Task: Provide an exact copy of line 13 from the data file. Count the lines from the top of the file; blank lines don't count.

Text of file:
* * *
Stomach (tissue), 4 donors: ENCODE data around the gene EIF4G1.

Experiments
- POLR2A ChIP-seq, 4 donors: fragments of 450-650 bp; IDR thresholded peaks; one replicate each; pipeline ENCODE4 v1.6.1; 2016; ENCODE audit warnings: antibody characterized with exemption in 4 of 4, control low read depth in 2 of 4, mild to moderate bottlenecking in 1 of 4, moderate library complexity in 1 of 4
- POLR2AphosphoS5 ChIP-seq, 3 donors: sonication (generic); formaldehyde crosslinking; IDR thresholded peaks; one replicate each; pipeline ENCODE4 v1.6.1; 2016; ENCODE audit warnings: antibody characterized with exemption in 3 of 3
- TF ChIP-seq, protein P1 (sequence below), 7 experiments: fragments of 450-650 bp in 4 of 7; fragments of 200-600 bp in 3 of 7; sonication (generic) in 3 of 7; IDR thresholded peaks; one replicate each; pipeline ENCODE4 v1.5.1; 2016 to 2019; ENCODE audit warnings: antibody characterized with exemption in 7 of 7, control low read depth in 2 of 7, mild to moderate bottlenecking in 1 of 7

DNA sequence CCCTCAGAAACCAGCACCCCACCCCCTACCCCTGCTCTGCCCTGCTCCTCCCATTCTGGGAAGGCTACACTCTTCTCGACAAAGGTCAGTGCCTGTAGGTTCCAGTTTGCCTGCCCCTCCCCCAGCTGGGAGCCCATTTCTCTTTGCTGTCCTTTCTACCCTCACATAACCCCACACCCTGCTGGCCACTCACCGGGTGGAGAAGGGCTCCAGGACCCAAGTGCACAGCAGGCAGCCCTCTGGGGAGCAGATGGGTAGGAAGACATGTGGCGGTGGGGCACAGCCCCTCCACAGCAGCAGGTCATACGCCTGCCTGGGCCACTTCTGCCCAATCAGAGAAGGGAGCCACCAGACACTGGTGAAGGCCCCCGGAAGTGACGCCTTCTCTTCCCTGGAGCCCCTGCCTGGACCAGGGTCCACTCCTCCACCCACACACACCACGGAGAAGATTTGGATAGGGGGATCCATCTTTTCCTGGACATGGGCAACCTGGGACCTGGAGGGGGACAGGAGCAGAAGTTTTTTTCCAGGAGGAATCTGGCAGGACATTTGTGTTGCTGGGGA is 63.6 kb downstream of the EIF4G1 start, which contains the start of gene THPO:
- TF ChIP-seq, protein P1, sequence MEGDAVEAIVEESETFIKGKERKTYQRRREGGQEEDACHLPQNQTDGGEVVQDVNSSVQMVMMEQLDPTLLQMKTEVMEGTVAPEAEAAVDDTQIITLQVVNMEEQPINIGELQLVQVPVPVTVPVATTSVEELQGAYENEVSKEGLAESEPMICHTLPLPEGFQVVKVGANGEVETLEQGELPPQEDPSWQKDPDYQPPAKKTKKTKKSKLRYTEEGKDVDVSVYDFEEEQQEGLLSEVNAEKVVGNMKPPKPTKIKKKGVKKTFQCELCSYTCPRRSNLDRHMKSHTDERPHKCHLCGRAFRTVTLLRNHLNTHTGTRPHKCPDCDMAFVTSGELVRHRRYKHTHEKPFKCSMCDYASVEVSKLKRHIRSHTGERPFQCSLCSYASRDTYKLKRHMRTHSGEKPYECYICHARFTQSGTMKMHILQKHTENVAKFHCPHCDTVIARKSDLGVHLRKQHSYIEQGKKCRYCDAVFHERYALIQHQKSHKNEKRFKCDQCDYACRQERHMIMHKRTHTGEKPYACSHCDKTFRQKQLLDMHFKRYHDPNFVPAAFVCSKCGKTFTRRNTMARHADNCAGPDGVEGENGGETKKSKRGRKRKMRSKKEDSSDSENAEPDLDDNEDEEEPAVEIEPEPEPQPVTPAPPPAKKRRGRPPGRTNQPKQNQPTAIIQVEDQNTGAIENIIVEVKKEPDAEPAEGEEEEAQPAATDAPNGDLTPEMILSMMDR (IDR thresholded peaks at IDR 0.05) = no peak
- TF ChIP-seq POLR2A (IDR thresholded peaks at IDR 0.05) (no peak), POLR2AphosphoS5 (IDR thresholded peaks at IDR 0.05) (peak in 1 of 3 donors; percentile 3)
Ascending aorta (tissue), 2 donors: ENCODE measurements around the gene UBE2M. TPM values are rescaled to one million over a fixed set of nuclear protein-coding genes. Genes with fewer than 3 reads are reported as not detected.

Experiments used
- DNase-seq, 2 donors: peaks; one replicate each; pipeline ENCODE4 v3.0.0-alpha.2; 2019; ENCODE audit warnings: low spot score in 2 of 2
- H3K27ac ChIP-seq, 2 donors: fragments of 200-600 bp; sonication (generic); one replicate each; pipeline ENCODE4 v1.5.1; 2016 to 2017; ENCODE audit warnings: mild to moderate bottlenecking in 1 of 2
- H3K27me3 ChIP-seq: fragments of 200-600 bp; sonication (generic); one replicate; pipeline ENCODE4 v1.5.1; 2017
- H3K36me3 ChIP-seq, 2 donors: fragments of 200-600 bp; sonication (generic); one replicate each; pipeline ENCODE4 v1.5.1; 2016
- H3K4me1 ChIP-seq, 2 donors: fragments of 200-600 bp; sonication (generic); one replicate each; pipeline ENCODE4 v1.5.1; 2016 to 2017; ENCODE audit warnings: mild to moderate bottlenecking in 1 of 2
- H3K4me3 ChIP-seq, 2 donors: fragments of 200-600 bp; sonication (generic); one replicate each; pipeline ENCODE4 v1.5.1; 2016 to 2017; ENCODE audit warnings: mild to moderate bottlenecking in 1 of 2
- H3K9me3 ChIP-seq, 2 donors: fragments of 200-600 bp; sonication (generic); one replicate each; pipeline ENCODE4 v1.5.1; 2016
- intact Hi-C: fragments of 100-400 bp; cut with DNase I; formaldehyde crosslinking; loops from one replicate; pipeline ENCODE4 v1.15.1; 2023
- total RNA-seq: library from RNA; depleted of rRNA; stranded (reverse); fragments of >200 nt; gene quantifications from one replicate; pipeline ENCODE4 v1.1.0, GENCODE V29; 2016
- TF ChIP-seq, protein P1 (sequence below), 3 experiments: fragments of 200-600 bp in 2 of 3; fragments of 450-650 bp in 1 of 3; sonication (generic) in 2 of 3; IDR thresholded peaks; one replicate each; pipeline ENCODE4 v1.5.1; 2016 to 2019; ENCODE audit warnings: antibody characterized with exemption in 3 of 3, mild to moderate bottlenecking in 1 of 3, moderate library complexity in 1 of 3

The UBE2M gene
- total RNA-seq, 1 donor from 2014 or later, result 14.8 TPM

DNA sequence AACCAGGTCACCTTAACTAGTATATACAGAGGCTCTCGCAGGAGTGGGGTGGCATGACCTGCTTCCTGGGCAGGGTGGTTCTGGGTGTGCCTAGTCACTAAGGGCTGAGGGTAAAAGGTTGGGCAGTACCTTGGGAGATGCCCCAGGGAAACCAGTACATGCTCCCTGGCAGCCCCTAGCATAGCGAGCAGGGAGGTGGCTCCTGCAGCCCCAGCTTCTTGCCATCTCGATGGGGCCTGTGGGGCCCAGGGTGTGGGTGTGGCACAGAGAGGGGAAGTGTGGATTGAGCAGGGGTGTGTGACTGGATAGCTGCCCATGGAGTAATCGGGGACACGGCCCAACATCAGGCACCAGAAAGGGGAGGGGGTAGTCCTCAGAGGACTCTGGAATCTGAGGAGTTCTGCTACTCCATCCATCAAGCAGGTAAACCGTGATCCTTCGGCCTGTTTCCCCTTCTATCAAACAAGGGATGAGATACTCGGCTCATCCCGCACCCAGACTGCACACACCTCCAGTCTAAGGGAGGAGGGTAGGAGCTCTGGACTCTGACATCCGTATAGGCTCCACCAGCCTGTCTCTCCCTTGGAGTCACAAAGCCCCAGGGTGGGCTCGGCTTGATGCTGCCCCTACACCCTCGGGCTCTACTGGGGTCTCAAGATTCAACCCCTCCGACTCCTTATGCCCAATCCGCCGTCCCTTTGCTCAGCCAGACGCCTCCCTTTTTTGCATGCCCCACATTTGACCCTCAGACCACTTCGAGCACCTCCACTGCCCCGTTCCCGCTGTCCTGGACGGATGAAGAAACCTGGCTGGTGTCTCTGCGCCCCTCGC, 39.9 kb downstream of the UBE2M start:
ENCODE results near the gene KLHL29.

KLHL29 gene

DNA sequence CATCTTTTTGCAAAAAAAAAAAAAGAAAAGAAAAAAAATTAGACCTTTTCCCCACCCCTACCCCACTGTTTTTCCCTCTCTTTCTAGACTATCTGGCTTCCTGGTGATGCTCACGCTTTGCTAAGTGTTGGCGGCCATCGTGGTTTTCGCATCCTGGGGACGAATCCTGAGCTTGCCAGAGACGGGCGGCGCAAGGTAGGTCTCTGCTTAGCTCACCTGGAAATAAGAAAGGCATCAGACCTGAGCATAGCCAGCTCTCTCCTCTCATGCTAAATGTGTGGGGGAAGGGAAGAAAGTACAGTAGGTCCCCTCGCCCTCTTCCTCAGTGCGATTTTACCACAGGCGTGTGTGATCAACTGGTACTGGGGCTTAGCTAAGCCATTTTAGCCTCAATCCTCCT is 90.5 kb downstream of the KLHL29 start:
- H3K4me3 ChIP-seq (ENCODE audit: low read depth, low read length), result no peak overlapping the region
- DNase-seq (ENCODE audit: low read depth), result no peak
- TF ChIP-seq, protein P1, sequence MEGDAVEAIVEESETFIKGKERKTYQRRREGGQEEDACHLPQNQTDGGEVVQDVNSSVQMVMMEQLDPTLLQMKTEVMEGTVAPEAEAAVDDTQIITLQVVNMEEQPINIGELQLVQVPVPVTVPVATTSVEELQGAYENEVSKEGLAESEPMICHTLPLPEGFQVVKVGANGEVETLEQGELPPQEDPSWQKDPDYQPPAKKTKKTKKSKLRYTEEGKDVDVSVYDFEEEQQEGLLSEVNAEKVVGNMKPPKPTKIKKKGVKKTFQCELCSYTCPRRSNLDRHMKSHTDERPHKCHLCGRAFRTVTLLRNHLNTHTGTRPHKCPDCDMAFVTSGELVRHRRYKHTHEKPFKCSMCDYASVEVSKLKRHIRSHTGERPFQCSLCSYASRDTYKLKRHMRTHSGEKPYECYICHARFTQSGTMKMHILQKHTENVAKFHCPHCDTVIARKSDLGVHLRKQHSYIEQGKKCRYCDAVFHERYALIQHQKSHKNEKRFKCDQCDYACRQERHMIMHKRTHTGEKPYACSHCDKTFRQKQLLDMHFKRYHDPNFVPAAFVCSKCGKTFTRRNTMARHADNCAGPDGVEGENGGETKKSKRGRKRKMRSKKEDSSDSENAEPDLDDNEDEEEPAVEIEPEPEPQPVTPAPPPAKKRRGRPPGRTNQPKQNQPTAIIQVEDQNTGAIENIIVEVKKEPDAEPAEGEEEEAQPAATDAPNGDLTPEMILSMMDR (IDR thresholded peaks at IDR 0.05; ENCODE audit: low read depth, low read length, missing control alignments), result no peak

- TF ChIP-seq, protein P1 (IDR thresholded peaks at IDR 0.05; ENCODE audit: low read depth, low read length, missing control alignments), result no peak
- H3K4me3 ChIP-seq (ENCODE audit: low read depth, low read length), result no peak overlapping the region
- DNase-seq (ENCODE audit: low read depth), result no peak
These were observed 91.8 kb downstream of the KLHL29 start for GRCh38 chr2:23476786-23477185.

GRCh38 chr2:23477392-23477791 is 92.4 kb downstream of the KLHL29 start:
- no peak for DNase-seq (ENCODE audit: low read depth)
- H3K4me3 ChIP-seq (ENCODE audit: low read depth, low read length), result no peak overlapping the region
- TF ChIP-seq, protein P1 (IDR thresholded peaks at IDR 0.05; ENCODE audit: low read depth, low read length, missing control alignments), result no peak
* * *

- H3K27me3 ChIP-seq: fragments of 200-600 bp; sonication (generic); one replicate; pipeline ENCODE4 v1.5.1; 2017